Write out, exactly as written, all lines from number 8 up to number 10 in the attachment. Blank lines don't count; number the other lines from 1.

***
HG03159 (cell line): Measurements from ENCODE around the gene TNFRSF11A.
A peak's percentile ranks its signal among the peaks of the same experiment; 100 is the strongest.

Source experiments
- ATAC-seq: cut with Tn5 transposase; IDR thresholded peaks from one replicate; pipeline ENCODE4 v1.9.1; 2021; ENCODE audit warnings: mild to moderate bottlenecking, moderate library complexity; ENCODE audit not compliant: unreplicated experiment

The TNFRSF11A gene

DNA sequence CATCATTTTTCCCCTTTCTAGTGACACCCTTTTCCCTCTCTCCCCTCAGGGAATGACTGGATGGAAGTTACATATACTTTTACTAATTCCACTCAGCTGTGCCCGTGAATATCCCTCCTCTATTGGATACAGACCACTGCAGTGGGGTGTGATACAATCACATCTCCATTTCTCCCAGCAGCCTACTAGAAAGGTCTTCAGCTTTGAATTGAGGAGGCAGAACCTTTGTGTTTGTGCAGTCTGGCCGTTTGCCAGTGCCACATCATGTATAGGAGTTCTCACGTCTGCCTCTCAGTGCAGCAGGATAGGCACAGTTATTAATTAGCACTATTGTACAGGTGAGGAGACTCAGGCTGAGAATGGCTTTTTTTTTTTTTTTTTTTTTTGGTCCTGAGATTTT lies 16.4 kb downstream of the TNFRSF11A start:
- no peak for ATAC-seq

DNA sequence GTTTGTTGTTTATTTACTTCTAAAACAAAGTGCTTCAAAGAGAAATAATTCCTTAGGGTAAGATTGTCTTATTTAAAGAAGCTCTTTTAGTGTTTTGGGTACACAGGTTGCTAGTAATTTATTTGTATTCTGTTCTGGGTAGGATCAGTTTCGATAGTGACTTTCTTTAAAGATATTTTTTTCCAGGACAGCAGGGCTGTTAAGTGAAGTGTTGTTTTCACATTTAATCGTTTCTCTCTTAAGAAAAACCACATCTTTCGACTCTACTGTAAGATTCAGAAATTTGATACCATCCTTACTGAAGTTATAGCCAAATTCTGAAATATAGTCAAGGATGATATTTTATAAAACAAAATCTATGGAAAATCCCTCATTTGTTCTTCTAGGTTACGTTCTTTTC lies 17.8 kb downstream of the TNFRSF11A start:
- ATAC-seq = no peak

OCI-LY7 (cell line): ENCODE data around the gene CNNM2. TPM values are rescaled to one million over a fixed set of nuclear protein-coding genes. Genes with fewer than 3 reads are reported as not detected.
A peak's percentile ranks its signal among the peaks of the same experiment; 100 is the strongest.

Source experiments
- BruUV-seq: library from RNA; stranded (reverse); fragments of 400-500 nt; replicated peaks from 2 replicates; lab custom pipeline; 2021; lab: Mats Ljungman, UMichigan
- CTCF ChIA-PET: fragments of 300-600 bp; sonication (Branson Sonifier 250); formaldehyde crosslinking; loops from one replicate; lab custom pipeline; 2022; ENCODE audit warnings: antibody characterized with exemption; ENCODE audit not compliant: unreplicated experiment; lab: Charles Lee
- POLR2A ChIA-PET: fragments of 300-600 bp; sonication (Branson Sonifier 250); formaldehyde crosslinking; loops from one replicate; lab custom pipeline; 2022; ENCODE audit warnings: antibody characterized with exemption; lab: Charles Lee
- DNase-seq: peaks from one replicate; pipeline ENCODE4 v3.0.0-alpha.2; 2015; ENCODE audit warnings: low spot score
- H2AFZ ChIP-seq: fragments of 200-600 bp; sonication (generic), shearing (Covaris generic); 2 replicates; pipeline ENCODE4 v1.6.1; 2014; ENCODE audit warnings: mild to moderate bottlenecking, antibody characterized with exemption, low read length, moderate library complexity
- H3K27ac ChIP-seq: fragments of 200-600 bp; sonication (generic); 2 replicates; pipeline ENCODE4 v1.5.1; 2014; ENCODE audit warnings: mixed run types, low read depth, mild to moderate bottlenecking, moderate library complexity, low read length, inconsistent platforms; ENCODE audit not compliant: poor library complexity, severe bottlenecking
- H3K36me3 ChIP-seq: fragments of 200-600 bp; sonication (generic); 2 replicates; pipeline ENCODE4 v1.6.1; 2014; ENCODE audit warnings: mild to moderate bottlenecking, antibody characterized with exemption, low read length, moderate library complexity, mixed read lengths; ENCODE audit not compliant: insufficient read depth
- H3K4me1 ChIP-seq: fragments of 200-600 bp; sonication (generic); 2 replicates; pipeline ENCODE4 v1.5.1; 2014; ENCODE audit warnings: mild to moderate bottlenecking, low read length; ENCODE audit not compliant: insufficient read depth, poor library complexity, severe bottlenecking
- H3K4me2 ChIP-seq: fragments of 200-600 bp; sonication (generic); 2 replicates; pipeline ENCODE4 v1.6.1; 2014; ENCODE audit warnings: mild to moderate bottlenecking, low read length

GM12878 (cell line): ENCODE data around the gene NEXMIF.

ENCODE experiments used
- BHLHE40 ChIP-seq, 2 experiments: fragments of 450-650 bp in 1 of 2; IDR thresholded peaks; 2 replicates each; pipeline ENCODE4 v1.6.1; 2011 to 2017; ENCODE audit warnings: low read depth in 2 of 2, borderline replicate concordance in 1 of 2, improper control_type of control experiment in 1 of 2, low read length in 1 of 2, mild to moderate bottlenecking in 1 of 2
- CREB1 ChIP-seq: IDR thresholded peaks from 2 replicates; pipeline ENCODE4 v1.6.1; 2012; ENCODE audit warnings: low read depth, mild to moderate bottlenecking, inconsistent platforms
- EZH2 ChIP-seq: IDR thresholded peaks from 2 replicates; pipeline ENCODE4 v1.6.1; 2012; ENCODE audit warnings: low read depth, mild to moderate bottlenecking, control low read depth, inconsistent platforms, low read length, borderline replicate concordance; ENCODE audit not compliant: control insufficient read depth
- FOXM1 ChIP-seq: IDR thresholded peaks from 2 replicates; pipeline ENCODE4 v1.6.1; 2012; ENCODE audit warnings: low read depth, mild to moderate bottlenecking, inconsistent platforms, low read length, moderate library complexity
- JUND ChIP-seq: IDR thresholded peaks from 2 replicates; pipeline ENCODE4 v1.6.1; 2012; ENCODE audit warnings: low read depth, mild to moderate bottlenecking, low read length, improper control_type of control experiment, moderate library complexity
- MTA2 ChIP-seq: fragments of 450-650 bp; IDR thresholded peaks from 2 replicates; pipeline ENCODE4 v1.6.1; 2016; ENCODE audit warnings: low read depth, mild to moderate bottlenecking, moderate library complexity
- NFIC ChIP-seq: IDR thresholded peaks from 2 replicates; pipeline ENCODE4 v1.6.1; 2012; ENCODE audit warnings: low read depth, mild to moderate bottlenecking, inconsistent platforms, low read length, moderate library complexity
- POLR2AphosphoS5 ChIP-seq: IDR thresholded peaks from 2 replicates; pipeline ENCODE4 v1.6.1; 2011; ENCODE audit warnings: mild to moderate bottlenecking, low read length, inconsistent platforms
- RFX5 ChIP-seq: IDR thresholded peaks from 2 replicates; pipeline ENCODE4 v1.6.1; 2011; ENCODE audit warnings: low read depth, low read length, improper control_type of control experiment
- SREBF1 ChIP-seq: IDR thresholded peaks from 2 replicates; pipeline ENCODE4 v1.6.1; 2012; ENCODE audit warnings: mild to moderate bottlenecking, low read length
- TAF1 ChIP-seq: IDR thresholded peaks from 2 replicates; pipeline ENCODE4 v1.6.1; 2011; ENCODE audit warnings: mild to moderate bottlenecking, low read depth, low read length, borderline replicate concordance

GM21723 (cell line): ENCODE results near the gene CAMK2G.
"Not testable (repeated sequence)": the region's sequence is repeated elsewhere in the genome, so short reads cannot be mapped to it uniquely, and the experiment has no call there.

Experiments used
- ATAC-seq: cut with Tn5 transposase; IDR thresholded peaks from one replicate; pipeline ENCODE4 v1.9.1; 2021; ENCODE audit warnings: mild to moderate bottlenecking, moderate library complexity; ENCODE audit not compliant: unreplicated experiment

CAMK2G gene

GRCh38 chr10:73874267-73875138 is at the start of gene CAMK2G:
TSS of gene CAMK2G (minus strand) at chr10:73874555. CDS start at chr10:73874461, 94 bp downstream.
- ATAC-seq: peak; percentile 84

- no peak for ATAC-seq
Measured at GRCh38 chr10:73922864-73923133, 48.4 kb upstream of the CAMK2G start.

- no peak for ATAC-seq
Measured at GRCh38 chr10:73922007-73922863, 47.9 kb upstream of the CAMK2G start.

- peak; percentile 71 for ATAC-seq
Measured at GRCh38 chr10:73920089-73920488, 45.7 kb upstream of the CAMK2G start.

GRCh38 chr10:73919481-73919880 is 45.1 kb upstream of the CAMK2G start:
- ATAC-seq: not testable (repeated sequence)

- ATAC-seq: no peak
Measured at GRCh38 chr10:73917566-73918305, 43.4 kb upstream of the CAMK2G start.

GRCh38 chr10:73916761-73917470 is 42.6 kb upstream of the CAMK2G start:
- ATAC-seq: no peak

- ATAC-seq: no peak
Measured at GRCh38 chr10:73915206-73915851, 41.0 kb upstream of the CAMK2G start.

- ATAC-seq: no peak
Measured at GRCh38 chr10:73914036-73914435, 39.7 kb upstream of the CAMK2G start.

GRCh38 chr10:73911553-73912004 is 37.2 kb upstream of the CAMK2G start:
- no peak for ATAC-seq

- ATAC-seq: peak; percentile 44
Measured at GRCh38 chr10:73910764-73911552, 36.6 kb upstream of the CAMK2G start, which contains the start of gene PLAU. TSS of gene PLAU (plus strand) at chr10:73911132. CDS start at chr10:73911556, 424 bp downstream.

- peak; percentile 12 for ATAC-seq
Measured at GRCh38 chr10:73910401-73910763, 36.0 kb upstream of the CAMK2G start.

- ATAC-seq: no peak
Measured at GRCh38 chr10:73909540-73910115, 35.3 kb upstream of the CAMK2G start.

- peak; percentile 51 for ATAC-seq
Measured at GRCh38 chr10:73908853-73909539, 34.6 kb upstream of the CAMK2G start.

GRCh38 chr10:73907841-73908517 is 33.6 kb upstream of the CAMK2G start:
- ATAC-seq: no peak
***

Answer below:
DNA sequence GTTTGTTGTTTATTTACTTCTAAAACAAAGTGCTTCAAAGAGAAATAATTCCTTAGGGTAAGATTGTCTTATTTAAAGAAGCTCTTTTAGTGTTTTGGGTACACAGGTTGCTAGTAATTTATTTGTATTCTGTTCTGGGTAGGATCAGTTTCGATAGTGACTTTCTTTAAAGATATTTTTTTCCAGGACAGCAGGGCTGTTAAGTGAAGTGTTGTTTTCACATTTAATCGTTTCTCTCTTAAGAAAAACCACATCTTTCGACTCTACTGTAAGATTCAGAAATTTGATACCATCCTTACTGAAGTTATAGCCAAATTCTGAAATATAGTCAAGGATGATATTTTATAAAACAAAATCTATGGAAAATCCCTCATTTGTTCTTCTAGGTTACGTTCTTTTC lies 17.8 kb downstream of the TNFRSF11A start:
- ATAC-seq = no peak

OCI-LY7 (cell line): ENCODE data around the gene CNNM2. TPM values are rescaled to one million over a fixed set of nuclear protein-coding genes. Genes with fewer than 3 reads are reported as not detected.